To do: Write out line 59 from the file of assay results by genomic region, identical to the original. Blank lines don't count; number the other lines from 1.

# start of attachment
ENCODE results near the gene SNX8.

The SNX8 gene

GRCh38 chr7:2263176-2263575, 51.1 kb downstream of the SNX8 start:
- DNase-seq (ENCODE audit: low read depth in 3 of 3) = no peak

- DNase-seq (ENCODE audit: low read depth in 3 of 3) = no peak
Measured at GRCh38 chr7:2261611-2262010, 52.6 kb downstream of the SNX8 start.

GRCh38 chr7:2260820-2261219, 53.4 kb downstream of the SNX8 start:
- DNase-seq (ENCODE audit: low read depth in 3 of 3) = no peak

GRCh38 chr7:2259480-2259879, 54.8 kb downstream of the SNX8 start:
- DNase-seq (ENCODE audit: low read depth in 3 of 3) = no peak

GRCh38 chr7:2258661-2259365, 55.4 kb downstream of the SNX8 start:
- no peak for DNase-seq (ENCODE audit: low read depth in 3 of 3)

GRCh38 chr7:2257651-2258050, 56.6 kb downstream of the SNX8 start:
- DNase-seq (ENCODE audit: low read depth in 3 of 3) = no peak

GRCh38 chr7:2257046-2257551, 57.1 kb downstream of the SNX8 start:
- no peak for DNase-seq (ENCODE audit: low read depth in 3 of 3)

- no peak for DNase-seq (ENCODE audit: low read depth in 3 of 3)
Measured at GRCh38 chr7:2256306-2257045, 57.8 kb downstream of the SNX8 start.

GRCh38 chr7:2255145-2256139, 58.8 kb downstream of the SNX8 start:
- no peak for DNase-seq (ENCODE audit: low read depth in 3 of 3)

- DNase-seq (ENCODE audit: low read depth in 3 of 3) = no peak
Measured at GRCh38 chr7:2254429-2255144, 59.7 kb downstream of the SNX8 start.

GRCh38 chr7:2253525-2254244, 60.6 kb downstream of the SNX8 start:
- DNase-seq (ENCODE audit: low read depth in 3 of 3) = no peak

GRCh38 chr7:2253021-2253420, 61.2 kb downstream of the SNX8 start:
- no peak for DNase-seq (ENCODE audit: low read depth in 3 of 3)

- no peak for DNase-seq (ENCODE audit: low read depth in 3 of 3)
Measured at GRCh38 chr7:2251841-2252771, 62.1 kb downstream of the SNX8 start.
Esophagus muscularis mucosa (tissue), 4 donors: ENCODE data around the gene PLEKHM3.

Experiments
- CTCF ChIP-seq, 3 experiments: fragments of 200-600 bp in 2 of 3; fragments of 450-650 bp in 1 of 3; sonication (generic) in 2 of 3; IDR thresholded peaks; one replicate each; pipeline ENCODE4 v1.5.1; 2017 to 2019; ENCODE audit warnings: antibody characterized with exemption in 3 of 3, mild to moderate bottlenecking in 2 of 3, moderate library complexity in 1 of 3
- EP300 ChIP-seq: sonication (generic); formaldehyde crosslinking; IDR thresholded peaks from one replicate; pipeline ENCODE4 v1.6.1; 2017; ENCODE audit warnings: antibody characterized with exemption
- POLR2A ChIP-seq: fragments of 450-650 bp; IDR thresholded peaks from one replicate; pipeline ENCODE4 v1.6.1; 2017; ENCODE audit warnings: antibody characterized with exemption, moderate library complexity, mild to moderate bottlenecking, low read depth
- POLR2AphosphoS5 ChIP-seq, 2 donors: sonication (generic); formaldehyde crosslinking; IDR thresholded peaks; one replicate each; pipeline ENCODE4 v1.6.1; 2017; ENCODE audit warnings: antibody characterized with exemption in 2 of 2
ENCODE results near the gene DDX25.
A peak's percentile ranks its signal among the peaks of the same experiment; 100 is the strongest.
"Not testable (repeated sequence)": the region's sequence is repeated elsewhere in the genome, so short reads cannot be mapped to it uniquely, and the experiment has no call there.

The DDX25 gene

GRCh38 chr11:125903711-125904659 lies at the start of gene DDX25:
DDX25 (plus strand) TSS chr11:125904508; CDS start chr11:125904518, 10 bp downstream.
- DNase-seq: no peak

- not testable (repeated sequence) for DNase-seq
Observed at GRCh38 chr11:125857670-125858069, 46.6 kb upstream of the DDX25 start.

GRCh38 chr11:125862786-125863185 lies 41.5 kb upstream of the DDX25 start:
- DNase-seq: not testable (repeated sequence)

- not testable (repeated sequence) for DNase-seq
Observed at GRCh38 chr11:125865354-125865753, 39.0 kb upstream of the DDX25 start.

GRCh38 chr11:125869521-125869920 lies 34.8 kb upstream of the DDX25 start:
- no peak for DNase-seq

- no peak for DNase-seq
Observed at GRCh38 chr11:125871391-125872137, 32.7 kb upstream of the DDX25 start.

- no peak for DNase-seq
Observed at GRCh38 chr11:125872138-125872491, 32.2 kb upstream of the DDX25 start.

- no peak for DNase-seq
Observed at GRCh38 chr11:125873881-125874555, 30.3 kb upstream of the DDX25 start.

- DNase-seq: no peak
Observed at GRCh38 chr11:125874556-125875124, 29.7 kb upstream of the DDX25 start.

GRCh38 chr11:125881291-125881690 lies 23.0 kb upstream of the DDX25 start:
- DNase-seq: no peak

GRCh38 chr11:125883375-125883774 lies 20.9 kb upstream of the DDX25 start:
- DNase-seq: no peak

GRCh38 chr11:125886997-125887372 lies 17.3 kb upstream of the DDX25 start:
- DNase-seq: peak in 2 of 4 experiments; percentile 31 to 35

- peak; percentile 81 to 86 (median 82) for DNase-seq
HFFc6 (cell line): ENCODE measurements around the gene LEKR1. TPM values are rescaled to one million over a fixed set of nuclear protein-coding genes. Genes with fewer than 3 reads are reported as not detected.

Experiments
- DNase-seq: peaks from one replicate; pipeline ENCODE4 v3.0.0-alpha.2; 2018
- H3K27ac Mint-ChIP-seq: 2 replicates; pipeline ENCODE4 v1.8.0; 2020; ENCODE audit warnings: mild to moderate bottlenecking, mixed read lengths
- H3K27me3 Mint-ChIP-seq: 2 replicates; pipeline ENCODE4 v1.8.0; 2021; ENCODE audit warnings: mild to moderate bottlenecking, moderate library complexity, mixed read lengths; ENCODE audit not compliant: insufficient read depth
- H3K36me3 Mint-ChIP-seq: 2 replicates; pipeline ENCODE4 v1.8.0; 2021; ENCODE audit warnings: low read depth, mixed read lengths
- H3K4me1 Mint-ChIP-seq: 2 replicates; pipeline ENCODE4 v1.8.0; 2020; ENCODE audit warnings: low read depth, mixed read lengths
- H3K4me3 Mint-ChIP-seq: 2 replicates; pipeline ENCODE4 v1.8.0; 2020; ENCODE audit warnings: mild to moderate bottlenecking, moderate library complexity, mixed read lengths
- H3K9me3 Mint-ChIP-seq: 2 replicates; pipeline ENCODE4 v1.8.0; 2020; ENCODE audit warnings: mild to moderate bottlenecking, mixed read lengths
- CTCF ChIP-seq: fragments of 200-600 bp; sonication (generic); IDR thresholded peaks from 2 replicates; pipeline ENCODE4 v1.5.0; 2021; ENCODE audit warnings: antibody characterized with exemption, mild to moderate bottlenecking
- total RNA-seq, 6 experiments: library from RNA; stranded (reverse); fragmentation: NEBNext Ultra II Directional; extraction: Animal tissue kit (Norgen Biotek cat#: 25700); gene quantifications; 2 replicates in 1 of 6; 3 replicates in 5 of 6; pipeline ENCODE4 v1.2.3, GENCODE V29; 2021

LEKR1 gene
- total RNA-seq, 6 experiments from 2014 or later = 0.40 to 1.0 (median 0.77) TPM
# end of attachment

- DNase-seq: no peak